Process ID

Associated with each process is a unique positive integer identification number called a process ID ( PID ). As process IDs are allocated sequentially, when a system is booted , a few system processes, which are initiated only once, will always be assigned the same process ID. For example, on a Linux system process 0 (historically known as swapper ) is created from scratch during the startup process. This process initializes kernel data structures and creates another process called init . The init process, PID 1, creates a number of special kernel threads [1] to handle system management. These special threads typically have low PID numbers .

[1] Threads are covered in detail in Chapter 11. Simplistically, a thread is the flow of control through a process. Operating systems vary on how they actually implement a thread. In Linux a thread is a special type of process that shares address space and resources with its parent process. A kernel thread, which runs only in kernel mode, is responsible for a single kernel function, such as flushing buffers to disk or reclaiming returned memory.

Other processes are assigned free PIDs of increasing value until the maximum system value for a PID is reached. The maximum value for PIDs can be found as the defined constant PID_MAX in the header file (on older systems check ). When the highest PID has been assigned, the system wraps around and begins to reuse lower PID numbers not currently in use.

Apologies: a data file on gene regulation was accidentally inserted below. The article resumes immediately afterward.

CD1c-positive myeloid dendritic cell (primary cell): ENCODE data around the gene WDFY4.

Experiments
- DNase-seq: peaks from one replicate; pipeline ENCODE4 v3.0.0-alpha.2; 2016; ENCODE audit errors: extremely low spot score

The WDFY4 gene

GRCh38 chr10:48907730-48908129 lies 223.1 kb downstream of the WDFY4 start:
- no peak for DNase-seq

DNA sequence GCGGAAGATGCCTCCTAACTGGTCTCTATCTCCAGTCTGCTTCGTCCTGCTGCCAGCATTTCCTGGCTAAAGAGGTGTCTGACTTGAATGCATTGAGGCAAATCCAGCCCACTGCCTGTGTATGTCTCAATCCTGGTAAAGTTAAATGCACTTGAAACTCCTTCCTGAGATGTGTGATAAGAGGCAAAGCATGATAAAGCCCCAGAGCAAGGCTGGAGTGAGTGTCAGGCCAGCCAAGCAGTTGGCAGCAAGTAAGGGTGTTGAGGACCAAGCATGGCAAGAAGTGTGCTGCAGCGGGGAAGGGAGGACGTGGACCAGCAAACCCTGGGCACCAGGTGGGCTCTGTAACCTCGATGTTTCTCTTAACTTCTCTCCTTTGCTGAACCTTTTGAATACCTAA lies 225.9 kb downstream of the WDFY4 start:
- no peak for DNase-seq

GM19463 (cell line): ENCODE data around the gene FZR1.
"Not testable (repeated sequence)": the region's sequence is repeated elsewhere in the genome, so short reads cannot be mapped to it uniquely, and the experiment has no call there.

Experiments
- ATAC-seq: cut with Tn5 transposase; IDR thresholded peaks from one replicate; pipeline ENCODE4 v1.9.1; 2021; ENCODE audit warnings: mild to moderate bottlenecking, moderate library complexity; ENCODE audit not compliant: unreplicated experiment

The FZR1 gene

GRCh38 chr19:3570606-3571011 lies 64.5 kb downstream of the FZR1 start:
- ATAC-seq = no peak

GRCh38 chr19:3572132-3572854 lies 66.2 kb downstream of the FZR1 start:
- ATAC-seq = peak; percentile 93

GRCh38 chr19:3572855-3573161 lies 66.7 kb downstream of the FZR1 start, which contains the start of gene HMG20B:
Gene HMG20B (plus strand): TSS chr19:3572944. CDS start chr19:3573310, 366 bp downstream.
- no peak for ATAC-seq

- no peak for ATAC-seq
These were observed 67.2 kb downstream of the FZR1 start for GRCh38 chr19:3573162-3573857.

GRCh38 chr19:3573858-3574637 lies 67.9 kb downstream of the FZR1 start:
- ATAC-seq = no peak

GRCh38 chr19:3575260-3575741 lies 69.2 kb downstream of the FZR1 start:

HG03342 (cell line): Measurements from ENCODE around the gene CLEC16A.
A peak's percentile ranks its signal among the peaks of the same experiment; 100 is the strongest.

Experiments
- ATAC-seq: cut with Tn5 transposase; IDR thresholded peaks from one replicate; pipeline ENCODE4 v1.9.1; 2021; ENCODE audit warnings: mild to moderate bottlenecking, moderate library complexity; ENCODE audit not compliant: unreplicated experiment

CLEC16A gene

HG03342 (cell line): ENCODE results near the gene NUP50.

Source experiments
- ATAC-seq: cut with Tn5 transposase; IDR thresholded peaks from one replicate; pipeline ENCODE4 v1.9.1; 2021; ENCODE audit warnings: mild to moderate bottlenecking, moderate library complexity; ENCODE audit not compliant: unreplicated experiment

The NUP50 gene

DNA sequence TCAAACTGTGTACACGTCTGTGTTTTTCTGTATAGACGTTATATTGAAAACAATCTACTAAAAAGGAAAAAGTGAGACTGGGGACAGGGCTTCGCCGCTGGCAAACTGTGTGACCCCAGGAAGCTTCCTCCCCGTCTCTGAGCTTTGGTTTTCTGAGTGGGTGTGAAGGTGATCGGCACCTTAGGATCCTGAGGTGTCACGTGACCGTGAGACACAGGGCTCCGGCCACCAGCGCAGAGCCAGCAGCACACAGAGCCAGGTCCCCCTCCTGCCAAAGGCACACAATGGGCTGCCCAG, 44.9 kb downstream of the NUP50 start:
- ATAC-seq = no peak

The system call getpid can be used to obtain the PID (Table 2.1). The getpid system call does not accept an argument. If it is successful, it will return the PID number. If the calling process does not have the proper access permissions, the getpid call will fail, returning a value of 1 and setting errno to EPERM (1).

Table 2.1. Summary of the getpid System Call.

Include File(s)


Manual Section



pid_t getpid( void );




Sets errno

The process ID



A process can determine its own PID by use of the getpid system call, as shown in the following code segment:

cout << "My process ID is " << getpid() << endl;

The getpid system call is of limited use. Usually the PID will be different on each invocation of the program. The manual page entry for getpid notes that the most common use for this system call is the generation of unique temporary file names . However, for everyday use, the library function mkstemp is much better suited for the production of unique temporary file names.

Programs and Processes

Processing Environment

Using Processes

Primitive Communications


Message Queues


Shared Memory

Remote Procedure Calls



Appendix A. Using Linux Manual Pages

Appendix B. UNIX Error Messages

Appendix C. RPC Syntax Diagrams

Appendix D. Profiling Programs

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Interprocess Communication in Linux
Interprocess Communications in Linux: The Nooks and Crannies
ISBN: 0130460427
EAN: 2147483647
Year: 2001
Pages: 136
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